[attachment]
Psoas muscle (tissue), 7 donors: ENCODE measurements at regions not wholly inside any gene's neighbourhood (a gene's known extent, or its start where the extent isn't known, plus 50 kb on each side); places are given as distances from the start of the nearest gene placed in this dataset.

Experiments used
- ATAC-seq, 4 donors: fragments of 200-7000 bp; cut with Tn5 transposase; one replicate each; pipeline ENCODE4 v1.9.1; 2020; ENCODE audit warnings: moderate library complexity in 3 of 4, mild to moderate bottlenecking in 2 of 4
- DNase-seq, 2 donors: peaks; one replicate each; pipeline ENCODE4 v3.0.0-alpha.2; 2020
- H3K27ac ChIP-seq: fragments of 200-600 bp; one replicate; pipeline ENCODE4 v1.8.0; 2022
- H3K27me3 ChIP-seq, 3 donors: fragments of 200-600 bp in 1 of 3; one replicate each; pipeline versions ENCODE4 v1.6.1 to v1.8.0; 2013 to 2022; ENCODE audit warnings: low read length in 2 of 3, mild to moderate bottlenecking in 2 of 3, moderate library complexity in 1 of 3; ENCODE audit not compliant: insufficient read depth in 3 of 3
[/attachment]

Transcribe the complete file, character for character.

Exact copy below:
Psoas muscle (tissue), 7 donors: ENCODE measurements at regions not wholly inside any gene's neighbourhood (a gene's known extent, or its start where the extent isn't known, plus 50 kb on each side); places are given as distances from the start of the nearest gene placed in this dataset.

Experiments used
- ATAC-seq, 4 donors: fragments of 200-7000 bp; cut with Tn5 transposase; one replicate each; pipeline ENCODE4 v1.9.1; 2020; ENCODE audit warnings: moderate library complexity in 3 of 4, mild to moderate bottlenecking in 2 of 4
- DNase-seq, 2 donors: peaks; one replicate each; pipeline ENCODE4 v3.0.0-alpha.2; 2020
- H3K27ac ChIP-seq: fragments of 200-600 bp; one replicate; pipeline ENCODE4 v1.8.0; 2022
- H3K27me3 ChIP-seq, 3 donors: fragments of 200-600 bp in 1 of 3; one replicate each; pipeline versions ENCODE4 v1.6.1 to v1.8.0; 2013 to 2022; ENCODE audit warnings: low read length in 2 of 3, mild to moderate bottlenecking in 2 of 3, moderate library complexity in 1 of 3; ENCODE audit not compliant: insufficient read depth in 3 of 3